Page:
Murfee has now been to see specialist and is suspected to have musculoskeletal elbow dysplaysia in his forelegs they'll be taking xrays in a couple of weeks to confirm this.  In the meantime I am continuing with homeopathic remedies as prescribed/advised by Ainsworth.  Murfee's stools after weeks of being mucousy to loose after 4 days of remedies are now back to their dry crumbly consistency.  He is still lethargic but when he's out quite happily sniffing and running around.  I'm not overdoing walks at the moment yesterday pm he just wanted to rest but i think in future i'll encourage him to have a short walk even if it's just up the road just to keep everything moving. This morning he got up excitably when i came downstairs and sat by the door waiting for the lead hasn't done this 4 ages. Specialist mentioned that raw feeding may be inappropriate (here we go)  think it's more than likely genetic as he had a balanced/measured diet (Honeys) in his crucial months of development  before i prepared myself.  I told her i'm not putting him back on dry she categorically agreed but said a homemade balanced diet nutritionally suited to Murfee might be suitable for his condition she wants a week's typical menu emailed to her.  I asked Ainsworth's if OCD is curable they said condition can be managed very well with homeopathic remedies which has made me feel alot better as i'm not going down steroid/antibiotic route.  It's great having this forum as you've all given great advice and i think we can all help each other by sharing good times and bad as sometimes it can be quite overwhelming coping with some of these illnesses and conditions that we all have to contend with.  Once he's diagnosed one way or another i'm going to get to the bottom of this, stop messing about and find a good homeopathic vet which maybe i should have done in the 1st place. Thanks for listening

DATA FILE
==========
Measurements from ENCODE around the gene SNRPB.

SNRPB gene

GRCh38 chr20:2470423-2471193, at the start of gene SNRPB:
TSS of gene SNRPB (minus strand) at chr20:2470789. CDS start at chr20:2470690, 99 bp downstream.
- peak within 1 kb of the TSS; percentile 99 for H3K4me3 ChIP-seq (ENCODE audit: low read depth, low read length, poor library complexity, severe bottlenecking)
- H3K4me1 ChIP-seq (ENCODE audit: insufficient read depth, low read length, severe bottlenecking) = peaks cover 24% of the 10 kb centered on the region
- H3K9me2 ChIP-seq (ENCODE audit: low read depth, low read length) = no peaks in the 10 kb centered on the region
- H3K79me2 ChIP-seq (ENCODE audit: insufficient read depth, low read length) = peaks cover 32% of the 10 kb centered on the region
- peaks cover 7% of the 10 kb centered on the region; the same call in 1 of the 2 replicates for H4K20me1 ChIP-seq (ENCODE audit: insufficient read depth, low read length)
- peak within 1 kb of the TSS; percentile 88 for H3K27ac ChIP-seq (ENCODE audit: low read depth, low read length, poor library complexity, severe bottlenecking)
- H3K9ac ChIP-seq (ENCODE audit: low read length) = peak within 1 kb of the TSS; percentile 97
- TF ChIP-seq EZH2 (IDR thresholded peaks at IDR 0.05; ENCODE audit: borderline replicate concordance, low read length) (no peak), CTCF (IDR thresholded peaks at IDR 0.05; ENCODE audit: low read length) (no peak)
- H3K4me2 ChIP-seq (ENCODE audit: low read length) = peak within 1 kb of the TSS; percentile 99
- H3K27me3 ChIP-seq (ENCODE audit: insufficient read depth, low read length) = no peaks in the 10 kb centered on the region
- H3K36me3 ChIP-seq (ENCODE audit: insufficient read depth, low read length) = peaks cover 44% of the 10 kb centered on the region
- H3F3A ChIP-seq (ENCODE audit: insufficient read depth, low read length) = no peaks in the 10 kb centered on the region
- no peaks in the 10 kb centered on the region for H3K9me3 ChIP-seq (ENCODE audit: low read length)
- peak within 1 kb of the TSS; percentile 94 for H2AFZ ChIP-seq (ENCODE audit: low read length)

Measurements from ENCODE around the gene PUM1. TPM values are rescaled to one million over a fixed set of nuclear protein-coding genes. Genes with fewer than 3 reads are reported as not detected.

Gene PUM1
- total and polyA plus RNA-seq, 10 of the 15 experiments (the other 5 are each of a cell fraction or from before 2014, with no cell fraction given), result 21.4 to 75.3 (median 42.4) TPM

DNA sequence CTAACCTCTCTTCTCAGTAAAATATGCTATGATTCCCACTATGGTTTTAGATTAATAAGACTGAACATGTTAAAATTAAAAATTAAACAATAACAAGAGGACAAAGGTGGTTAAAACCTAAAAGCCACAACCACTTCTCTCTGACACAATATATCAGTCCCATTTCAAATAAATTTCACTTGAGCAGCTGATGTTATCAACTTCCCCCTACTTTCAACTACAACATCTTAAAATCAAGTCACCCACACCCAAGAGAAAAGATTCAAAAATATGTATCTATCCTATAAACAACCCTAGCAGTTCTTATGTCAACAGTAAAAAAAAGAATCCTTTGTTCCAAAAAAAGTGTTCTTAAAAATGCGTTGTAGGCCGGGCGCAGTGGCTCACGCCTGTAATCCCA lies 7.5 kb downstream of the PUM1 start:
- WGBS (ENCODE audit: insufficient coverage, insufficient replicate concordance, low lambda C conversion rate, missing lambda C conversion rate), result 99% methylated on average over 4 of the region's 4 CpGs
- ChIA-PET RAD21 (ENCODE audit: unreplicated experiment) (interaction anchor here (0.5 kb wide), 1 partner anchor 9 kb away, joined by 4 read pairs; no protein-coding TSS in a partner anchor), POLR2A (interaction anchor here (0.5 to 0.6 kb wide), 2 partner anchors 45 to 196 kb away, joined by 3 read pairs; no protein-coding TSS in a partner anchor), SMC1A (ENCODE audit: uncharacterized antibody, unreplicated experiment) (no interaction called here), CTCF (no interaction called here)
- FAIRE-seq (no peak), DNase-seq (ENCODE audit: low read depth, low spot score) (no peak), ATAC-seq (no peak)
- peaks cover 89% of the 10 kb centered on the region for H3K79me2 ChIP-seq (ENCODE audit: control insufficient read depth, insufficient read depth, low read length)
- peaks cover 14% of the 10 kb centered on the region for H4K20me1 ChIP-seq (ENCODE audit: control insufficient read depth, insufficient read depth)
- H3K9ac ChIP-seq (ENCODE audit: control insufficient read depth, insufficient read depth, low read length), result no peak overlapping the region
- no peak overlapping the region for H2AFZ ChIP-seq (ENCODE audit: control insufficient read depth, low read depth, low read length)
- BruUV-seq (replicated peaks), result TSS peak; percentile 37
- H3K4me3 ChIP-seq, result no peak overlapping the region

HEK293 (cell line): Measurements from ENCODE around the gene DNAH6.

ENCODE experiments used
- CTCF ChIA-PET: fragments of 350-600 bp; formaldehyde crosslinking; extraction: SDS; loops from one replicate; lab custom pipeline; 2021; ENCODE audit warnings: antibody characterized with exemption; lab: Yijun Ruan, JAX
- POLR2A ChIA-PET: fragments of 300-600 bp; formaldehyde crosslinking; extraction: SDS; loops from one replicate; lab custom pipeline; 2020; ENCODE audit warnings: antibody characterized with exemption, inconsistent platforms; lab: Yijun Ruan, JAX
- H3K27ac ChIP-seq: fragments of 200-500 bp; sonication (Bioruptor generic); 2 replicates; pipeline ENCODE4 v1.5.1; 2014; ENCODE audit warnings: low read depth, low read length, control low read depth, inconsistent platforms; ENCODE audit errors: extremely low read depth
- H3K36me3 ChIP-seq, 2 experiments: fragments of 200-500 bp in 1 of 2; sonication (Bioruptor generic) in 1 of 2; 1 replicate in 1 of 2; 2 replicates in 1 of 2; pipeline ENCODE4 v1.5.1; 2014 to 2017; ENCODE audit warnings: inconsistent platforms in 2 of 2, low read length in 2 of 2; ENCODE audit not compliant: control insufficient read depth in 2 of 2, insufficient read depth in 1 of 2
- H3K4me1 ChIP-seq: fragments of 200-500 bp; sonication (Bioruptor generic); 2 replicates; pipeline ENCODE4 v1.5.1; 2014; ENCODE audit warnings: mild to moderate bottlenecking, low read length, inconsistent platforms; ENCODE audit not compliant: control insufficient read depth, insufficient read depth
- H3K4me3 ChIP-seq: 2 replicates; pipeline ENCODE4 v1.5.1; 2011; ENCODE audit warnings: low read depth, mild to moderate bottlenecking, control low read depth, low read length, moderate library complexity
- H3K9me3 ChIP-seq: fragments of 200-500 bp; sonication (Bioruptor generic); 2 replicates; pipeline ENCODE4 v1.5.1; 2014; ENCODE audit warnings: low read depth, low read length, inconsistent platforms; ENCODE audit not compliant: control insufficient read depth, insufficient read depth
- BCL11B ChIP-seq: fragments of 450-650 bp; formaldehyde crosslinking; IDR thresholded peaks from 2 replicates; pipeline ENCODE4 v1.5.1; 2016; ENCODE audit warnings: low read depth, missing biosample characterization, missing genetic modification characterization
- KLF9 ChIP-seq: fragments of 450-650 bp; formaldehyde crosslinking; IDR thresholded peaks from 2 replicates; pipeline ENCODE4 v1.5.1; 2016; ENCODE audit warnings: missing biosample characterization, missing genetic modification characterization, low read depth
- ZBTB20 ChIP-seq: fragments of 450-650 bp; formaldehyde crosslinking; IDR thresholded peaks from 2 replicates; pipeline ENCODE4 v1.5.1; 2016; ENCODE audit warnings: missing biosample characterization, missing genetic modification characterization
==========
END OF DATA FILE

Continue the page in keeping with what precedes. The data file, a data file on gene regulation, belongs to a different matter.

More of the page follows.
I am sorry about Murfee, Teresa. I do hope you follow the specialists advice to prevent Murfee from suffering unnecessary pain.

I hardly dare voice my thoughts here as I know people who prefer raw feeding do not take kindly to criticism on their feeding regime. I'd just like to say this: Your experience with Murfee - providing the diagnosis is correct - is the same as that of a friend who bred Irish Setters. When she reared her most recent litter she insisted on feeding them by the raw feeding method. Whilst the pups who left the breeder at 9-10 weeks of age were put on 'regular' dog food and thrived, the breeder reared her own pup purely by BARFing. At the age of 8-9 months the pup was diagnosed with OCD and has since been operated on both front legs - an ordeal for a lively Irish!

Although OCD/ED does have a known (low) heritability in certain breeds it is not considered widespread in Irish Setters. If you look up risk factors for developing this crippling disease you will find that it is strongly suggested that by feeding high levels of protein and disregarding the important mineral balance you are increasing the risk of your youngster being affected.

I prefer to keep out of discussions on feeding methods as it tends to become very emotional. My personal opinion is this: Do as you like with an adult dog but do not experiment on a youngster. It is extremely difficult to provide a growing setter with the correct raw diet and most people are not prepared to have their dog's menu plan checked by a canine nutrition expert. By the time problems become apparent it is often too late. 

Thank you for your sentiments and comments Sue, can i ask what you feed your dog/s?

Thanks for not flying at me, Teresa. I actually feed what I consider I high quality complete dry food and just add a little water. To tell the truth I am a very lazy person! ;-)